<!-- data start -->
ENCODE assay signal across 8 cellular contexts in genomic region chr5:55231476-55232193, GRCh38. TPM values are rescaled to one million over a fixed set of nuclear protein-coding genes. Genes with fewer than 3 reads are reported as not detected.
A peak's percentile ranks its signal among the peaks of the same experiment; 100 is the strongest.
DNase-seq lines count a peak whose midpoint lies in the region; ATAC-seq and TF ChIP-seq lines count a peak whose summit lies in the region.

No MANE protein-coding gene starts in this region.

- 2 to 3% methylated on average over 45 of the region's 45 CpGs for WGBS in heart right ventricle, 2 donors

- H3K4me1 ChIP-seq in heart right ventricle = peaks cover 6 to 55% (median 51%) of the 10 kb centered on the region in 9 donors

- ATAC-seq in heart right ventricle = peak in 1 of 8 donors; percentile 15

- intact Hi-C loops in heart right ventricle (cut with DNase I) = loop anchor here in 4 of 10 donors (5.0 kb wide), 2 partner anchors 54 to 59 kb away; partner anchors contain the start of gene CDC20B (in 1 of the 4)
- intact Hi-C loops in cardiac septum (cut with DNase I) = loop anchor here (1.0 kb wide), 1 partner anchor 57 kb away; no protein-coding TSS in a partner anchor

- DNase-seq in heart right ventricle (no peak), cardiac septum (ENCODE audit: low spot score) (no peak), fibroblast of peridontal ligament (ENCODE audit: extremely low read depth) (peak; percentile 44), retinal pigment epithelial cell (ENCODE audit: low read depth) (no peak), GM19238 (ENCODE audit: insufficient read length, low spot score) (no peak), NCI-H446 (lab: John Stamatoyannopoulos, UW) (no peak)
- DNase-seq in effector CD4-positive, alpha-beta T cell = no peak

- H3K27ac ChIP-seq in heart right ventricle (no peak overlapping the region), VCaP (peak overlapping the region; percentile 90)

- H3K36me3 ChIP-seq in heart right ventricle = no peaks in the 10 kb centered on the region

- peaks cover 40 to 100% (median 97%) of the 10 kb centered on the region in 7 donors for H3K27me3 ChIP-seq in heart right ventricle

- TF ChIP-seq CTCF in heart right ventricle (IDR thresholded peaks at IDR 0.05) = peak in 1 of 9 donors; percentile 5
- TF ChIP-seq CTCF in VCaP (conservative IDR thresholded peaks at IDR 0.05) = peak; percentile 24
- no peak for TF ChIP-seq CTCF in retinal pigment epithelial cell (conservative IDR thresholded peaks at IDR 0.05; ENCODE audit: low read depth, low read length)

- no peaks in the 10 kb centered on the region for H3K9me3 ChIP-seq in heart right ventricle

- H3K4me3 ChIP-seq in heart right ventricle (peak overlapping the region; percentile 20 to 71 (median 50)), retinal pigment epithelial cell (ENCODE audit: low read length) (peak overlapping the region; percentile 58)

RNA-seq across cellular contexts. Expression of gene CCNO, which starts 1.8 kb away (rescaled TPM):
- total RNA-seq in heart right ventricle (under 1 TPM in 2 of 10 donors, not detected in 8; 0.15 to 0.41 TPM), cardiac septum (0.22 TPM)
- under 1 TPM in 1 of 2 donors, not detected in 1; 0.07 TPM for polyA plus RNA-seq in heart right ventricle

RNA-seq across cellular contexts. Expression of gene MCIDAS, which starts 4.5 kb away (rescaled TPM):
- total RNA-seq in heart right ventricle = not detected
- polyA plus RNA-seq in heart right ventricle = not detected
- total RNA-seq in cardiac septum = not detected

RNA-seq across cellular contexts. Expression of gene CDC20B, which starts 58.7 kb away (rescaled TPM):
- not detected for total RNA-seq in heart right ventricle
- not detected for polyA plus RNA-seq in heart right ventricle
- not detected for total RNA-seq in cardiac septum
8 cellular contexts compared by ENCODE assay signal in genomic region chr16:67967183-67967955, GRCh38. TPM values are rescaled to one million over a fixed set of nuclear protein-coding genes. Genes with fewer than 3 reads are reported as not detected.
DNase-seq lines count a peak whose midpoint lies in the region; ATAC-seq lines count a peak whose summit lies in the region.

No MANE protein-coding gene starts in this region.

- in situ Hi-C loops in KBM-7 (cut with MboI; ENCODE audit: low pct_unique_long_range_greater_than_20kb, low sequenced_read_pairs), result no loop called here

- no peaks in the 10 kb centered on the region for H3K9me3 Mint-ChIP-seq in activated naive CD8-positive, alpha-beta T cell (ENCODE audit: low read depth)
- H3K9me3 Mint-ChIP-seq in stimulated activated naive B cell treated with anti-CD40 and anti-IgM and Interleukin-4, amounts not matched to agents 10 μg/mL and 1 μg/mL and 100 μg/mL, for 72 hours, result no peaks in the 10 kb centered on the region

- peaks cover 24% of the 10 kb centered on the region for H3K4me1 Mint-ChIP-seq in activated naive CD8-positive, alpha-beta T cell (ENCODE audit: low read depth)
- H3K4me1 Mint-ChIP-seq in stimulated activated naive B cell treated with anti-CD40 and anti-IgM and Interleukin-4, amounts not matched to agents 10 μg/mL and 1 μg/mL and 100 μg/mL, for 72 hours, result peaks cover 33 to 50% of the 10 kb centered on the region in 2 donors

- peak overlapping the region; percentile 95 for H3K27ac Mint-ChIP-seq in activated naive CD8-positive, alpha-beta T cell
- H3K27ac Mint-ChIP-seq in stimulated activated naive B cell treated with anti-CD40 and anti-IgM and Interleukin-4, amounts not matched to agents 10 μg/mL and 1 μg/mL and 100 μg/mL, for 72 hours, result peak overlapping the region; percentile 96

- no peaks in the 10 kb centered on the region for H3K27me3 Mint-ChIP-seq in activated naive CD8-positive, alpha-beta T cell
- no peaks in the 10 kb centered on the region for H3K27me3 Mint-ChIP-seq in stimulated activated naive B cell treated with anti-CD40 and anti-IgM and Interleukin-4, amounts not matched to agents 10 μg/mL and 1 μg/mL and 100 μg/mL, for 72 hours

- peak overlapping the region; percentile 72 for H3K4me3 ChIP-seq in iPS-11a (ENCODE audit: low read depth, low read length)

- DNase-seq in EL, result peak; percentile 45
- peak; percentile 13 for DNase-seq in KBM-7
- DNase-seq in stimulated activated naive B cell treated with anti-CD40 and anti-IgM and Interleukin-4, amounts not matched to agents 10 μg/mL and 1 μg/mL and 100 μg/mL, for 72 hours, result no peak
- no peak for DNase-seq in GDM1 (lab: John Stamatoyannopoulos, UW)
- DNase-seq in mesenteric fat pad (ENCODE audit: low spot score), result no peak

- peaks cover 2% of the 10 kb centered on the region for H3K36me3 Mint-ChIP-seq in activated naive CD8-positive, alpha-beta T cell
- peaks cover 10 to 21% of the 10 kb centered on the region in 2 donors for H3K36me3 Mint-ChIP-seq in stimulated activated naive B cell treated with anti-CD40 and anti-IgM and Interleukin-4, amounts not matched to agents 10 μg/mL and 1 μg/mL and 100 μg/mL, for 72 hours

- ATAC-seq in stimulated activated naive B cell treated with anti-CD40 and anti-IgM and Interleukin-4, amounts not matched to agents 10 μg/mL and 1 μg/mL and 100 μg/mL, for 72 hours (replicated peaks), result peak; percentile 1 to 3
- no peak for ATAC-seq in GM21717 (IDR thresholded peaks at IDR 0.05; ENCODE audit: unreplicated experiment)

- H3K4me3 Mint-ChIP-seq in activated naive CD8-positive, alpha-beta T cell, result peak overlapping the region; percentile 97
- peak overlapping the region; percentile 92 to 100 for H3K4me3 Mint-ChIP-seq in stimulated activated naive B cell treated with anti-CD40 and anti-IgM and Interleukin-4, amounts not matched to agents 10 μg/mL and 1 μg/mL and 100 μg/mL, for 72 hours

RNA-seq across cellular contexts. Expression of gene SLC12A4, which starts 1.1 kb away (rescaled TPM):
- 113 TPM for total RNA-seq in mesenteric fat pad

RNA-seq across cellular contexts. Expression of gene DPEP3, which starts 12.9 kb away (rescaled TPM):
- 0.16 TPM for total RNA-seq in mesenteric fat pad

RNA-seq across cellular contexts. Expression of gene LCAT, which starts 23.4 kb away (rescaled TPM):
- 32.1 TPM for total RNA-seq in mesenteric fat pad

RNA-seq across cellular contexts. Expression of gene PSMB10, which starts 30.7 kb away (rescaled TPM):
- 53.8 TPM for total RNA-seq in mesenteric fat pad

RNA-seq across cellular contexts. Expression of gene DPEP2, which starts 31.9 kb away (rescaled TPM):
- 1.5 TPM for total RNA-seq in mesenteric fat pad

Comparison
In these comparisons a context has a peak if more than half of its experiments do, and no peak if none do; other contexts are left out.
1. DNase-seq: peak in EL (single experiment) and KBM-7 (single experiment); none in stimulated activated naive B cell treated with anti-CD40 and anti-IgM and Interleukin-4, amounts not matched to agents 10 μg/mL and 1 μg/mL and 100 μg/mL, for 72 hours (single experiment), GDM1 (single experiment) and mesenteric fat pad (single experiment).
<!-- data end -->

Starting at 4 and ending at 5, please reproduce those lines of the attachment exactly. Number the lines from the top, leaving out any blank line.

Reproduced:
No MANE protein-coding gene starts in this region.

- 2 to 3% methylated on average over 45 of the region's 45 CpGs for WGBS in heart right ventricle, 2 donors